The picture I posted is one of my mother and I a few years before her descent into Alzheimer’s Disease put her beyond my reach. She taught me so much about strengthening her parent-child relationships. Even in the midst of conflict, her love and respect bolstered our relationship. I will always treasure this gift.
By the time you read this blog, Thanksgiving will be over and the Christmas/New Year Holiday will be coming up soon. Hopefully, your Thanksgiving experience was a positive one. We set enormous expectations for our families during the holidays. Many of us have put down stakes in the post-election divide. These factors may have led to some angry discussions at the Thanksgiving Table. Our children take their cues on how to behave when they watch us. Also, our kids may have felt pressure because we required their “best behavior” at these family events. One of the first places where our children learn about conflict is in their family. How can such conflict strengthen parent-child relationships?
Strengthen Parent-Child Relationships Through Dialogue
When you and your child have had a power struggle, take time to talk about what has happened with these guidelines:
- Clarify your expectations and explain how they were not met.
- Allow time for each person to speak without interruption. Set the timer for 3 minutes per person until each person has presented their own side.
- Come to a mutual agreement about how the rules will be followed in the future.
How I Applied This in My Own Life
My four children used to fight over who would ride shotgun in my car. They might yell “shotgun” or run and climb into the front seat. They might wrestle with each other. It was a conflict that could never be resolved and someone always felt cheated. This happened over and over again.
One day when we were all calm, I asked them to come up with a solution that would be fair to everyone. They agreed that they would take turns. Because they each had a voice in the decision, there was less conflict over this issue in the future. This helped everyone practice resolving conflict in a respectful manner.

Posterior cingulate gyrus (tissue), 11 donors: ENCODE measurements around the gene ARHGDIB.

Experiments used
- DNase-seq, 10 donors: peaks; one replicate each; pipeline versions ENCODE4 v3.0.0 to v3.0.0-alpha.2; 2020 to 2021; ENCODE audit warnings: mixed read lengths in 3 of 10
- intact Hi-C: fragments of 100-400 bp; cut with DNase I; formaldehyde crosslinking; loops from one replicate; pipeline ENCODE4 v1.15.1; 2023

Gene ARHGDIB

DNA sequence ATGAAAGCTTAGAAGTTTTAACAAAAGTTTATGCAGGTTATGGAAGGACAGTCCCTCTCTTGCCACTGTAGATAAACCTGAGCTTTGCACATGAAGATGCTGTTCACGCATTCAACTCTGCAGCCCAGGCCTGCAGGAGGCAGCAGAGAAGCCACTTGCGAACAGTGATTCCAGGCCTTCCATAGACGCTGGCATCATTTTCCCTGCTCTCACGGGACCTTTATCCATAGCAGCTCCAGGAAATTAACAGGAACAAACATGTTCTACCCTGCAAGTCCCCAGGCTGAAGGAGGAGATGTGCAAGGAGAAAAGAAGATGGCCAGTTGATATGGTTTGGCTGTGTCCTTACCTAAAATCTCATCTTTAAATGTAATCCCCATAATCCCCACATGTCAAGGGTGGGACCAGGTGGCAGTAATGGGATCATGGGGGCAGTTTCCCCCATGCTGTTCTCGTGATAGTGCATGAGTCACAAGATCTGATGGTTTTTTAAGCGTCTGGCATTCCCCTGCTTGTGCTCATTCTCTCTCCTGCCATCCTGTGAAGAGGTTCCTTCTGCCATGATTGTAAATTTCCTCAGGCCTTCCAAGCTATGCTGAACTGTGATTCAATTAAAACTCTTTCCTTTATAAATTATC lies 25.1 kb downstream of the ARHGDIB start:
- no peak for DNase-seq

These adversarial times in our country provide opportunities for us to strengthen parent-child relationships.
Above all remember how precious your children are. Love and respect this gift.
Copyright (c) 2016 by GenParenting
Karen Salzer has over thirty years’ experience as a resource teacher in the Palo Alto public schools. She earned a doctorate in education from Stanford University. Her areas of expertise involve working with culturally diverse students with special needs including autism, emotional disturbances, learning disabilities, and health issues. As a special educator, Ms. Salzer served as a liaison between parents of special needs students and school staff. She guided parents and staff in identifying an appropriate education for each student in the public school setting. Additionally, she aided students and parents in navigating the educational requirements for graduation, test-taking and in finding support services within the community. Through her leadership, Ms. Salzer encouraged collaborative problem-solving between parents and school staff – such as accommodations for test taking, extended time and use of technology. She loves to follow-up with her students when they become adults and to highlight their many successes in education and careers. Ms. Salzer uses these success testimonials to reassure parents of other children and to encourage them to help their children pursue their full potential. Ms. Salzer is the mother of four adult children and helps care for her five grandchildren